Omar’s River Bird was cut loose from the towing yacht at 5:30 P.M. and the yacht’s crew busied themselves taking pictures of the engineless live-aboard camper-yacht being rowed past the signs which mark the end/beginning of the official Shannon Navigation. Next they wanted some pictures of the boat being sailed past the markers. I raised the full sail. They took some photos, waved, and headed back toward Carrick. Just then a localized squall line struck and I had to drop sail and heave the oversized anchor off the stern of the boat. It caught just in time and disaster was avoided by a hair’s breadth. The rocks on the back side of Inismagrath Island were baring their potentially fatal teeth only a few meters from the stern. When the wind struck it sounded as though the steering oar had cracked, but mercifully it had not. A little after half past eight the wind dropped and I rowed off shore.  By 1:30 A.M., Tuesday the 10th, I was beat. It had been twenty one hours and thirty minutes since I’d began readying the boat for its tow to the top of Lough Allen. I went in very close in to the lee (safe) shore and dropped the anchor. My plan was to rest for a half hour or hour and then go on. At 6:00 A.M. I woke up to find myself on a windward shore – not a good place to be!  That was the start of Boy of Hope Challenge 2010.

At 10:15 on Tuesday, September 31 I passed through the Bridge at Killaloe/Ballina and tied up to the floating dock just downstream of the bridge. This marks the end of the official Shannon Navigation. The trip to that milestone had been by far the most difficult of all 4 Challenges and I lost track of how many times wind, rocks and other hazards almost put paid to both the Challenge and Omar’s River Bird.

On Sunday, August 5th my youngest son, Caleb Thomas, arrived at Shannon Airport – he has moved back to his native country, The Old Sod! My old partner in various endeavours and crime, Jack Donovan, drove up to Killaloe the night before and we picked up Caleb at the airport. He joined the crew at that time and we rowed away from the Killaloe dock at 9:40 A.M. Monday, headed for the Ardnacrusha Dam with locks which drop you and your vessel 100 feet, the dangerous passage through the Limerick Bridges, and the unpredictable Sea Estuary.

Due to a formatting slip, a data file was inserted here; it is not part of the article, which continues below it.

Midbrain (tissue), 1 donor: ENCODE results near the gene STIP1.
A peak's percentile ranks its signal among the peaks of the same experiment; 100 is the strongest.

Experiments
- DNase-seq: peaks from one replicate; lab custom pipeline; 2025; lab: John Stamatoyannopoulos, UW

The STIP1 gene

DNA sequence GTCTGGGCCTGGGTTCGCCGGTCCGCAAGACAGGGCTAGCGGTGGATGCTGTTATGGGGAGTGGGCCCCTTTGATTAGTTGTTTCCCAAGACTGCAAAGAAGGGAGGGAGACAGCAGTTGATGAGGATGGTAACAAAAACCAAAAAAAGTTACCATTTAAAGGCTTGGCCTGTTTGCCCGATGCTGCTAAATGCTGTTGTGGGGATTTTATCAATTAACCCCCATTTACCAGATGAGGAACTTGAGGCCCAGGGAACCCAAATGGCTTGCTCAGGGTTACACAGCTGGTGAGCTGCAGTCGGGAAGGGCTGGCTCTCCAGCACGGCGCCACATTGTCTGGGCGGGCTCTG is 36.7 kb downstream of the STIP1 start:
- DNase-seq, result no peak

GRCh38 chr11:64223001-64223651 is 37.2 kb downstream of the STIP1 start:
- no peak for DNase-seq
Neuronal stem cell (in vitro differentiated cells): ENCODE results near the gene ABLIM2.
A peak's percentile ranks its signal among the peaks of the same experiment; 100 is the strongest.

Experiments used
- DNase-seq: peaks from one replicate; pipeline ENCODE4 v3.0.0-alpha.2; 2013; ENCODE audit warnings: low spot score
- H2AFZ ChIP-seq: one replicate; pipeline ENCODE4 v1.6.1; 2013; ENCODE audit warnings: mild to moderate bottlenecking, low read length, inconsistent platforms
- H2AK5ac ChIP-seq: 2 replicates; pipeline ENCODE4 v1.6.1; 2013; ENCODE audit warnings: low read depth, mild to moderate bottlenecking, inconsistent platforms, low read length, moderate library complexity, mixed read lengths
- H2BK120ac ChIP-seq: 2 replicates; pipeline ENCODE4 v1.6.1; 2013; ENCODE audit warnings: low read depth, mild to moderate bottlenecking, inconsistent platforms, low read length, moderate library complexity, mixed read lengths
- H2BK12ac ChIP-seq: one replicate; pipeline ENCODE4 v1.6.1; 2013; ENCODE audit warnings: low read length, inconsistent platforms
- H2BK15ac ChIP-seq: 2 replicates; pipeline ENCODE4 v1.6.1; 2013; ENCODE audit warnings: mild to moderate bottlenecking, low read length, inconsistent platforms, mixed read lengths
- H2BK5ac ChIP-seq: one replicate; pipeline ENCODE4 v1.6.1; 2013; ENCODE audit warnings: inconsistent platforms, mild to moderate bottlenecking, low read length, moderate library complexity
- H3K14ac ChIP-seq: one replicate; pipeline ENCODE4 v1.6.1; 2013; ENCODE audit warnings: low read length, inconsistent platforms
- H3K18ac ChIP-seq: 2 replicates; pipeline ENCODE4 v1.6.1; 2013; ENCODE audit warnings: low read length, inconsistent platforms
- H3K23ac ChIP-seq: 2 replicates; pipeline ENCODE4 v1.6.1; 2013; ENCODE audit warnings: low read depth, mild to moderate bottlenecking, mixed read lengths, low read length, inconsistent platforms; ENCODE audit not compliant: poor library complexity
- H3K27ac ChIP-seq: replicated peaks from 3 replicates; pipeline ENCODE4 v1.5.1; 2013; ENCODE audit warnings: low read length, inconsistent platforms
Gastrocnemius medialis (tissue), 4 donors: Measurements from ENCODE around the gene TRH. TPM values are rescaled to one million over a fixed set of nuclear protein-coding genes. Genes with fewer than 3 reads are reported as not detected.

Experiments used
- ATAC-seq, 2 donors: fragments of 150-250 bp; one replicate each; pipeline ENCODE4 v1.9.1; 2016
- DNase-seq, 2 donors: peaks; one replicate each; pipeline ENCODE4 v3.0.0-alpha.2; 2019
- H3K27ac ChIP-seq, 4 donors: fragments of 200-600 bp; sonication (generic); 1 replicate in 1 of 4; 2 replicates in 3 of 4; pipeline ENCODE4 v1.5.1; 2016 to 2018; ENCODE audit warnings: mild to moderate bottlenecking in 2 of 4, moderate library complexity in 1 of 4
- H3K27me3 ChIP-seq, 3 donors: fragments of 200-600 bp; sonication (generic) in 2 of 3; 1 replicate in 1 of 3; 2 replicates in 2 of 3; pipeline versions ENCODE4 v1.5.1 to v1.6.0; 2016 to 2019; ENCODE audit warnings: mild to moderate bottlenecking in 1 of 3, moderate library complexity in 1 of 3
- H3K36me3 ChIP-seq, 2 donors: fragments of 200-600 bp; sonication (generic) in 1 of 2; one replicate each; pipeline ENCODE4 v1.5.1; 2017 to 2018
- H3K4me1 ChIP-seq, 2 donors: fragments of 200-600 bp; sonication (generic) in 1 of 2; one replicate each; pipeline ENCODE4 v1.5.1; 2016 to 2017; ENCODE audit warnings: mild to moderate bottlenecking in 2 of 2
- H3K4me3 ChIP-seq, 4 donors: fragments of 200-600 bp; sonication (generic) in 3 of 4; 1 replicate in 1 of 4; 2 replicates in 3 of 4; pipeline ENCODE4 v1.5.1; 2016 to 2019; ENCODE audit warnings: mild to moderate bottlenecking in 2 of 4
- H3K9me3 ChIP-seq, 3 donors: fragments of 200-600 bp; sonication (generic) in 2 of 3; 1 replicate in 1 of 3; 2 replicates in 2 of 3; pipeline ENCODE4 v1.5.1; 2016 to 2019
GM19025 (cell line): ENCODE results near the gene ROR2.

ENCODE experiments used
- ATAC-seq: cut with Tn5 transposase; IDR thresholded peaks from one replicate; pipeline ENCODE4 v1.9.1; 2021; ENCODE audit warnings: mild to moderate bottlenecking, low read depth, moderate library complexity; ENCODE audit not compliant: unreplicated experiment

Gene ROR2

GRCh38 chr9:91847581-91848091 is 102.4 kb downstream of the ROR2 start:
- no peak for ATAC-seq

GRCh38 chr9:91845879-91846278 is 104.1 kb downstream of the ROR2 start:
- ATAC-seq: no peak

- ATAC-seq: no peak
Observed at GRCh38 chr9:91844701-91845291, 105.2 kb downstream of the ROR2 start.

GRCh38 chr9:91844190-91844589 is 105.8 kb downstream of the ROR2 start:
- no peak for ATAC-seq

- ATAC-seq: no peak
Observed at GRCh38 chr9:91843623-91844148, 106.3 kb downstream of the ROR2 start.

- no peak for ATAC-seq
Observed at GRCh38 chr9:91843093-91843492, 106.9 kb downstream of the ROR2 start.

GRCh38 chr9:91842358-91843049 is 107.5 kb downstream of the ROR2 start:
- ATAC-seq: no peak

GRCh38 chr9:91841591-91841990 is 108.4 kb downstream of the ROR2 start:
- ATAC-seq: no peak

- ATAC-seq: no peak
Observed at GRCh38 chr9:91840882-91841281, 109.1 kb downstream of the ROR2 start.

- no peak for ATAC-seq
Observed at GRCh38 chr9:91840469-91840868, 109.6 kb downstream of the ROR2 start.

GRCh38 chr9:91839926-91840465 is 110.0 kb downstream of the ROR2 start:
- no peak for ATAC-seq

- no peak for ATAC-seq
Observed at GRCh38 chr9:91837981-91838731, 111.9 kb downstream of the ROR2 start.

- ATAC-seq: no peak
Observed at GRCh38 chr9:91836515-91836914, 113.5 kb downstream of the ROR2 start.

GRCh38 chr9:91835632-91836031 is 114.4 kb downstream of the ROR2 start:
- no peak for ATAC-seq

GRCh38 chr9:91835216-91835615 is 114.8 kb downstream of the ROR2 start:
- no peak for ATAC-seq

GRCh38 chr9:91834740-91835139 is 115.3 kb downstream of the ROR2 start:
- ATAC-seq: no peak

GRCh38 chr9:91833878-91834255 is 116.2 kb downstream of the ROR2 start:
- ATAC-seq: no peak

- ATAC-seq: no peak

Caleb Thomas really had a baptism of fire, so to speak! Too many adventures and close calls to relate in one epistle. We were driven or intentionally fled onto mud banks 4 times in the estuary. The closest call was the mad dash onto the mud bank just up stream of the Shannon Airport fuel dock and inside the man made break water. A really violent storm developed, out of nowhere, and far beyond anything which had been forecast. Smashing waves tore the back two feet off of Omar’s River Bird and tore the pipe encased port side lee board restraining chain off the boat. Thus crippled, it would have been unwise to continue on in the violent waters so I drove the boat past the breakwater and onto the mud bank. We set the anchor and rode out the heavy winds from 12:40 P.M. on Sunday September 12th till 11:35 A.M. on Thursday the 16th, when we were able to lift anchor and start rowing toward Foynes at slack tide, with the prospect of a favourable tide in about an hour. During our stay in this place of refuge we looked forward to the low tides, when Omar’s River Bird sat serenely on the mud bank. The rest of the time we were treated to a constant motion that would bring to mind an oscillating automatic washing machine!

The Shannon and its Estuary were not done with us yet. They took one more serious swipe at Omar’s River Bird and it’s crew!  Across the Shannon Estuary and downstream of our storm anchorage the medieval structure of Beagh Castle still guards Medieval port facilities. At the downstream terminus of this long abandoned complex is a finger of rocks which curl out into the Shannon Estuary like a scorpion’s tail. As we were happily passing by this romantic looking spot a strange current gripped Omar’s River Bird and pulled it inside the little bay while shoving it toward the hungry rocks’ jagged teeth. It took all the effort Caleb and I could throw into the oars and some Divine intervention to tear the little vessel from harm’s way. The Challenge was ending as it started – fraught with danger and requiring every last ounce of strength coupled with over 50 years of long distance cruising experience to survive!  Omar’s River Bird finally berthed safely at Foynes Yacht Club and among its wonderful boating community at 1:50 P.M. on Friday September 17, AD 2010.  Mission Accomplished!!!!